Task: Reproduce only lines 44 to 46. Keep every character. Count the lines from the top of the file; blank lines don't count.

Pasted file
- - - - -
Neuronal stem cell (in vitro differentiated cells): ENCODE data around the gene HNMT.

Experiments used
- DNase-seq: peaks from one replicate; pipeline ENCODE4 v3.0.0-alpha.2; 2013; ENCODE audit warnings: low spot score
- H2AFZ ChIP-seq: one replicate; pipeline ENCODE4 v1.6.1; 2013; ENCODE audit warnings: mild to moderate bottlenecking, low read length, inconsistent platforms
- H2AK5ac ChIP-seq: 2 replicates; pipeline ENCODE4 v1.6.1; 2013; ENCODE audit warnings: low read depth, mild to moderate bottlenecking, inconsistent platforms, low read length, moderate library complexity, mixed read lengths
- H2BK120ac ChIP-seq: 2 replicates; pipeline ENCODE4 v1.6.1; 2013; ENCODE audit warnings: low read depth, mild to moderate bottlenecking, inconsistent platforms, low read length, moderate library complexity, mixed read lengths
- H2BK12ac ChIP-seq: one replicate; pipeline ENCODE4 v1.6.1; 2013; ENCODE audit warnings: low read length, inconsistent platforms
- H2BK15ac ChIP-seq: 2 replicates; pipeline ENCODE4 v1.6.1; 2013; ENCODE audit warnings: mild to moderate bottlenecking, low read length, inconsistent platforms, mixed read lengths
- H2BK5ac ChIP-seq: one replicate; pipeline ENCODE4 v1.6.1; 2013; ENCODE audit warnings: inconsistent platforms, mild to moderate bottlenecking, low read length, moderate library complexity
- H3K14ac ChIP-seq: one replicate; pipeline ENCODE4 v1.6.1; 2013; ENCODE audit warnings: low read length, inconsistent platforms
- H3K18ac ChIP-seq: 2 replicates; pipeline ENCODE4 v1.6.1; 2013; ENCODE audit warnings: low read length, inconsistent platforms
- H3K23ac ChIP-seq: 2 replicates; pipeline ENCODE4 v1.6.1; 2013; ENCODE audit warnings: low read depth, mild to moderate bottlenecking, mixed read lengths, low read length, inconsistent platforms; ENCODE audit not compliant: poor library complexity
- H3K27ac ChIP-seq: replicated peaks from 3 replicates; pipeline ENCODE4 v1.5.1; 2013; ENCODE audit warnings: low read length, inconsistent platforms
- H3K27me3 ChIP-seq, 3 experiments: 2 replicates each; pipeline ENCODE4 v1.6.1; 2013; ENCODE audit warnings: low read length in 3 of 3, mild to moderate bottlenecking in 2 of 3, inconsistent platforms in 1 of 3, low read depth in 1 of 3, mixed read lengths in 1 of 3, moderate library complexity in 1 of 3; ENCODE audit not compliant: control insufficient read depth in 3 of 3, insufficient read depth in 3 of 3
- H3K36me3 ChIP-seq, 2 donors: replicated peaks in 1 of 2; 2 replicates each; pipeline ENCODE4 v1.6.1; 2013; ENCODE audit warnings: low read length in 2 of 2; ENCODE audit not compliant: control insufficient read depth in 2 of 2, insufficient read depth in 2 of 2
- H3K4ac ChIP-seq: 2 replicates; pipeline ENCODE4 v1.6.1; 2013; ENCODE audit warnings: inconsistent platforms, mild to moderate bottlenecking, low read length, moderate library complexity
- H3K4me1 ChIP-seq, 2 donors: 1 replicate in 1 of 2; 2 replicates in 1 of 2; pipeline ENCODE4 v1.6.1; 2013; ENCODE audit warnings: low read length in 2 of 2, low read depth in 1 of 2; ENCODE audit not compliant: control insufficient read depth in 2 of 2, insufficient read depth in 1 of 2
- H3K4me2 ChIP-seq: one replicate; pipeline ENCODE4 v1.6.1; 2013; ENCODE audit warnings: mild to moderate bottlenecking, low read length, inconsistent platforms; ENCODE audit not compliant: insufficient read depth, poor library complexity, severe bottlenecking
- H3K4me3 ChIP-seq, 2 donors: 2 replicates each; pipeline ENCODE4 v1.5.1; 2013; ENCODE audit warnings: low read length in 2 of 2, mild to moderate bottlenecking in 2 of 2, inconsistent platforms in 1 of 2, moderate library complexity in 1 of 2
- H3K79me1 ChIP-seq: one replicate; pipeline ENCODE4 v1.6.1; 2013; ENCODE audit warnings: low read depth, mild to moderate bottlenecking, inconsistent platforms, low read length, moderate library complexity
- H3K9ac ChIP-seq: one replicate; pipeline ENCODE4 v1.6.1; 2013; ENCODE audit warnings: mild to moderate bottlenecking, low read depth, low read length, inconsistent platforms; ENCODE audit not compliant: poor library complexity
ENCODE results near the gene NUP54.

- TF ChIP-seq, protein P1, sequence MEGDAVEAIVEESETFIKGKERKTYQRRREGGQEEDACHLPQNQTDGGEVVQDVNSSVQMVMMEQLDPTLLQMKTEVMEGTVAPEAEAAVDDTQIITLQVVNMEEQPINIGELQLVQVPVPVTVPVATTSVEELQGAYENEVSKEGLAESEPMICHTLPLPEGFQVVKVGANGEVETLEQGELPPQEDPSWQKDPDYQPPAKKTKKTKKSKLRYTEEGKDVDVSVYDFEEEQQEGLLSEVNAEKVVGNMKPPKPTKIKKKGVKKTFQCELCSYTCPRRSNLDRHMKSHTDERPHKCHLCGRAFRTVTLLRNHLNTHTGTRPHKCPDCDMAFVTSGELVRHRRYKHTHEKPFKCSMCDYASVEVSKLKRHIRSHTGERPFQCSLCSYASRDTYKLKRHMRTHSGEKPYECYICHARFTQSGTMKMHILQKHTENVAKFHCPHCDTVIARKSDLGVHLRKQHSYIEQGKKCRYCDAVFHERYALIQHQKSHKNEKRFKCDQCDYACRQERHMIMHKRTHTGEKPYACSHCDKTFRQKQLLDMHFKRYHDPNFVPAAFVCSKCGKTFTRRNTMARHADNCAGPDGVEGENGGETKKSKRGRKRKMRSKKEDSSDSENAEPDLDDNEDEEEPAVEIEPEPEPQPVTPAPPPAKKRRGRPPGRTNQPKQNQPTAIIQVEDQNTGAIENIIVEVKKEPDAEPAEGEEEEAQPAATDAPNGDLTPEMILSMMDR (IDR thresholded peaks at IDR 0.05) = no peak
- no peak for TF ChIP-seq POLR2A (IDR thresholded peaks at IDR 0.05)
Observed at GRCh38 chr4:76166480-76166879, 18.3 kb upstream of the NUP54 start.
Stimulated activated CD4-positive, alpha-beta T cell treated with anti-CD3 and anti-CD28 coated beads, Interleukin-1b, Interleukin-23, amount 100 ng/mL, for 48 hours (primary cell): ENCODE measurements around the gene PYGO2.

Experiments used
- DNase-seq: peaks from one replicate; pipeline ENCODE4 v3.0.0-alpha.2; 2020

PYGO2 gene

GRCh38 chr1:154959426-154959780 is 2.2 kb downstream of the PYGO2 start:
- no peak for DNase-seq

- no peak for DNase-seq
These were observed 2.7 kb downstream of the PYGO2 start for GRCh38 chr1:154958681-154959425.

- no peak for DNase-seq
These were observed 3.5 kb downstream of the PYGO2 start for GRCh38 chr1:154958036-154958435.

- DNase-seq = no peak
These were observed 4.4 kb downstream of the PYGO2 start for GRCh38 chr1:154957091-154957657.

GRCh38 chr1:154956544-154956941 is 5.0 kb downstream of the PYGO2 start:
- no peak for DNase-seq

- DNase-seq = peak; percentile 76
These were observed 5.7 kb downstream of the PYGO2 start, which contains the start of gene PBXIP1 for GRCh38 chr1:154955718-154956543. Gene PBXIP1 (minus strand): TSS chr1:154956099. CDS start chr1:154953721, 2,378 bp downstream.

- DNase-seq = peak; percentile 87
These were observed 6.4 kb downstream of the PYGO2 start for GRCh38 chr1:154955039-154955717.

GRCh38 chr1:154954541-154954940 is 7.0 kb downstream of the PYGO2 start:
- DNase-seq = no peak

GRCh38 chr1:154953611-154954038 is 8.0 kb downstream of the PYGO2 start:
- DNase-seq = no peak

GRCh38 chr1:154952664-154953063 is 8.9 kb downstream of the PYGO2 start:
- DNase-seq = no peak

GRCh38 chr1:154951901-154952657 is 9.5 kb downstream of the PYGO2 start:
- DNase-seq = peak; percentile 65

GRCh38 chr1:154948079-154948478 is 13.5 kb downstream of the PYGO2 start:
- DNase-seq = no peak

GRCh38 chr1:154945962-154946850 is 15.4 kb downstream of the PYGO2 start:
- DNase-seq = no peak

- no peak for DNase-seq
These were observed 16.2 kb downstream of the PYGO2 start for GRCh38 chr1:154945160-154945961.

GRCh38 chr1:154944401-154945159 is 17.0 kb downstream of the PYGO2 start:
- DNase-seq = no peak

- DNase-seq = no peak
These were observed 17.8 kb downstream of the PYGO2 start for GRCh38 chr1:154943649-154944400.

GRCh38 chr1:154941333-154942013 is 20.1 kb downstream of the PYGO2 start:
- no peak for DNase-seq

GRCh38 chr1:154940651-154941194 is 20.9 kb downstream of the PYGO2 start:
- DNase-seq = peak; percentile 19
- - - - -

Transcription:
GRCh38 chr1:154954541-154954940 is 7.0 kb downstream of the PYGO2 start:
- DNase-seq = no peak

GRCh38 chr1:154953611-154954038 is 8.0 kb downstream of the PYGO2 start: